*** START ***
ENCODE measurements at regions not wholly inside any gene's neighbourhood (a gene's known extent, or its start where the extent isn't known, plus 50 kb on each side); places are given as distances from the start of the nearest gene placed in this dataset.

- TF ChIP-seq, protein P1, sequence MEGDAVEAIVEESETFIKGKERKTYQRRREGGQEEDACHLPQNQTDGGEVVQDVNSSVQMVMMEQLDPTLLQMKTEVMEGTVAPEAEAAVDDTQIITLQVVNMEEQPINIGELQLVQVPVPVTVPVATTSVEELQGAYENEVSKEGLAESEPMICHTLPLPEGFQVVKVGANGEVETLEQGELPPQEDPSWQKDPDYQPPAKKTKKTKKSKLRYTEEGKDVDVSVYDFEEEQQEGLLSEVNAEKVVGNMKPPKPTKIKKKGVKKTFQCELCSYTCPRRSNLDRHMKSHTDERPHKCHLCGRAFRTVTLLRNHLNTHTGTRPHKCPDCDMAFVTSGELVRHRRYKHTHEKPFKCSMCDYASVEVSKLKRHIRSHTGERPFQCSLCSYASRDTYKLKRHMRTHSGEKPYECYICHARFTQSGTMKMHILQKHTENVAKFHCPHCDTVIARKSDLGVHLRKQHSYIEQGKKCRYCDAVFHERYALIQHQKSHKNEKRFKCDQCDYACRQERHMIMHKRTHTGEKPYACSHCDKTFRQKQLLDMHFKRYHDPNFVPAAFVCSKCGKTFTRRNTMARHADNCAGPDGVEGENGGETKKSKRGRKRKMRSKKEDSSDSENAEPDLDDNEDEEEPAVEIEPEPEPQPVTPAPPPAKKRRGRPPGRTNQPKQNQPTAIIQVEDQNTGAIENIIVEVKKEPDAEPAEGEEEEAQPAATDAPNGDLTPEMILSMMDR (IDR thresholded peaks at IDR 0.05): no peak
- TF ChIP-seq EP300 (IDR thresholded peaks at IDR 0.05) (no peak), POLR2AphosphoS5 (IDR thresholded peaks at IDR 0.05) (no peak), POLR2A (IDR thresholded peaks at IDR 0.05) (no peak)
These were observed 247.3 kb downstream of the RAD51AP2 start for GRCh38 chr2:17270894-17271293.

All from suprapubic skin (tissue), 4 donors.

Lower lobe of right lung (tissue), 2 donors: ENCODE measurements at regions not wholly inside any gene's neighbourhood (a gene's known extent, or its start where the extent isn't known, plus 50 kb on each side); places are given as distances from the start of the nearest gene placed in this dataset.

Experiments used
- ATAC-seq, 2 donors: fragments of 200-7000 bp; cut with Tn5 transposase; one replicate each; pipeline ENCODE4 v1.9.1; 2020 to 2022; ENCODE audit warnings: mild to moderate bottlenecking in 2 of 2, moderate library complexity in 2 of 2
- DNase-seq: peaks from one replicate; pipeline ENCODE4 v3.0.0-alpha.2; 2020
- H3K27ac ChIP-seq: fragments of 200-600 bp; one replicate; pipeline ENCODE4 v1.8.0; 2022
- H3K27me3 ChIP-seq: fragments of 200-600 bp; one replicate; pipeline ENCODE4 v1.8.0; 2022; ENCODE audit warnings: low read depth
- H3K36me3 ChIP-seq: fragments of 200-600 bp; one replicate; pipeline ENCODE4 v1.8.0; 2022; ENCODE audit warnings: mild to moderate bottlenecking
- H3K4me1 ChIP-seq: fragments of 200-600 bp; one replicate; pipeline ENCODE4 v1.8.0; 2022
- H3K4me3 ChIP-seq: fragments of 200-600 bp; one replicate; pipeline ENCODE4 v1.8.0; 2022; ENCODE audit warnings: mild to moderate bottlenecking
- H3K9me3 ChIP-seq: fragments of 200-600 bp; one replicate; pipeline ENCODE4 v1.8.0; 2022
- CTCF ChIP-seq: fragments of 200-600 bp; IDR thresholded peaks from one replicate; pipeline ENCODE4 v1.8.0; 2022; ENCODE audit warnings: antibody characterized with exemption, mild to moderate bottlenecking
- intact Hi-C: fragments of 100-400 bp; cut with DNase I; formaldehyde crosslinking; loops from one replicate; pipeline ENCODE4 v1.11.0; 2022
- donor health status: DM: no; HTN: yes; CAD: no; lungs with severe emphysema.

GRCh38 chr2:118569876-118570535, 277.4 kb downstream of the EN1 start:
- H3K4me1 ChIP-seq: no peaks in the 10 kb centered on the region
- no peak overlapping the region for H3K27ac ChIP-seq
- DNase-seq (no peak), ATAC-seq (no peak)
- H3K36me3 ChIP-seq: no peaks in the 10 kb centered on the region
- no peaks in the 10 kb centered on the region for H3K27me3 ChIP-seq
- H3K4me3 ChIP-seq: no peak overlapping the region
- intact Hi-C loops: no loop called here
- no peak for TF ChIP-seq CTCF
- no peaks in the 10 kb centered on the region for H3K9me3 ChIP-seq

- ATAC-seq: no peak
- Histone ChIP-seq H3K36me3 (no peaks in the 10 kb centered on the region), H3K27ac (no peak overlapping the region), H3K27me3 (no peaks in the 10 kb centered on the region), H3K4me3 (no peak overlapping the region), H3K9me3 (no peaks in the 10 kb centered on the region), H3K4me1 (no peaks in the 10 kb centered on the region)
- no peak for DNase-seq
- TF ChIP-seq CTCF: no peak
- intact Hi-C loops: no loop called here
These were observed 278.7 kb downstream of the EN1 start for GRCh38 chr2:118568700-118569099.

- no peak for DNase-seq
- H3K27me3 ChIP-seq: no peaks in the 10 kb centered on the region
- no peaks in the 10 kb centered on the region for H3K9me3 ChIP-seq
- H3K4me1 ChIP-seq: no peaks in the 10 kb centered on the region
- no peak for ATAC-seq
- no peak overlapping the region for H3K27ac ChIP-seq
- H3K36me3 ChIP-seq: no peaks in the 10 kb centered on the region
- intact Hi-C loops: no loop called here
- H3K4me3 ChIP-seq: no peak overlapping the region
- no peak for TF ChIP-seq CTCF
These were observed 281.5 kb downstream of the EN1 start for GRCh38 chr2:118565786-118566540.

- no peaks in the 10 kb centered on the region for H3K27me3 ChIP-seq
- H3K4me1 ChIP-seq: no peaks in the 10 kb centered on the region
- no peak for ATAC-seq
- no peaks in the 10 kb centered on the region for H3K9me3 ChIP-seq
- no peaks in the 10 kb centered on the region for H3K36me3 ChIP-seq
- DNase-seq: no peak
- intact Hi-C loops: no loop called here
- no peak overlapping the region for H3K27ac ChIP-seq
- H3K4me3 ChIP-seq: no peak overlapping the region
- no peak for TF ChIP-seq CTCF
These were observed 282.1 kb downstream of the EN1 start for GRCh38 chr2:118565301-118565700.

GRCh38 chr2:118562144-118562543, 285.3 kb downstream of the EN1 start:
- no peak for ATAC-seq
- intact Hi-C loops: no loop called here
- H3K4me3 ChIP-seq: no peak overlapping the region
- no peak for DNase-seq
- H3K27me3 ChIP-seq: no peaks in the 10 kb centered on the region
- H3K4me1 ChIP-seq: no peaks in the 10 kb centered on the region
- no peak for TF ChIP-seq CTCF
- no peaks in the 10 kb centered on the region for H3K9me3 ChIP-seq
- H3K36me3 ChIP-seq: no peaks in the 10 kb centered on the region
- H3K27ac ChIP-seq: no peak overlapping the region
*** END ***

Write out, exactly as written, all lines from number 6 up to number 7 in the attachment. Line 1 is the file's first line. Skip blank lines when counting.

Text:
Lower lobe of right lung (tissue), 2 donors: ENCODE measurements at regions not wholly inside any gene's neighbourhood (a gene's known extent, or its start where the extent isn't known, plus 50 kb on each side); places are given as distances from the start of the nearest gene placed in this dataset.

Experiments used